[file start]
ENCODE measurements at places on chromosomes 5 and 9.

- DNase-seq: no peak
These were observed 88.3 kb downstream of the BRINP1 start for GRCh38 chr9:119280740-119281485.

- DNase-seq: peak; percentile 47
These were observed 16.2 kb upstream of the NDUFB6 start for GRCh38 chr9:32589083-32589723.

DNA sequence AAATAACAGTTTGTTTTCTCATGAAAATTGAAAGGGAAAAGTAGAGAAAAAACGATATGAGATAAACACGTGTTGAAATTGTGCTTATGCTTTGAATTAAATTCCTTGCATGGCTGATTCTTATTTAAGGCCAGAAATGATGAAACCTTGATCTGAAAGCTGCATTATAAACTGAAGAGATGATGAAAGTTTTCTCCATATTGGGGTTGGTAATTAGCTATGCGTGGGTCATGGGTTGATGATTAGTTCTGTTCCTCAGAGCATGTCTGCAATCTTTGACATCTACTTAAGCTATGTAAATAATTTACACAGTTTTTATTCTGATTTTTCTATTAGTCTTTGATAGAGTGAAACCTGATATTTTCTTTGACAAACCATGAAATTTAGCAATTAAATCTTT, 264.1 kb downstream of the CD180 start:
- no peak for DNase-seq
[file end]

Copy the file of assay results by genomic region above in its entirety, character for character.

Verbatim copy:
ENCODE measurements at places on chromosomes 5 and 9.

- DNase-seq: no peak
These were observed 88.3 kb downstream of the BRINP1 start for GRCh38 chr9:119280740-119281485.

- DNase-seq: peak; percentile 47
These were observed 16.2 kb upstream of the NDUFB6 start for GRCh38 chr9:32589083-32589723.

DNA sequence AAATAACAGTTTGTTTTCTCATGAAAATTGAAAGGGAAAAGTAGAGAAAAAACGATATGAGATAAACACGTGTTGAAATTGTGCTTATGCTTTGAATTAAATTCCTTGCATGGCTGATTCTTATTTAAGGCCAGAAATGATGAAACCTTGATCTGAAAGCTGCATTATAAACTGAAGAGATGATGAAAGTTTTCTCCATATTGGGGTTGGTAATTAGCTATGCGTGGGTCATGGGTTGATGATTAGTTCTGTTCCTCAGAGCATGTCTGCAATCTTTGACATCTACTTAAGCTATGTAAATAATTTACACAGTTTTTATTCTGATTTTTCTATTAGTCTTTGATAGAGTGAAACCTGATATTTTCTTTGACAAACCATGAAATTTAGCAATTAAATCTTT, 264.1 kb downstream of the CD180 start:
- no peak for DNase-seq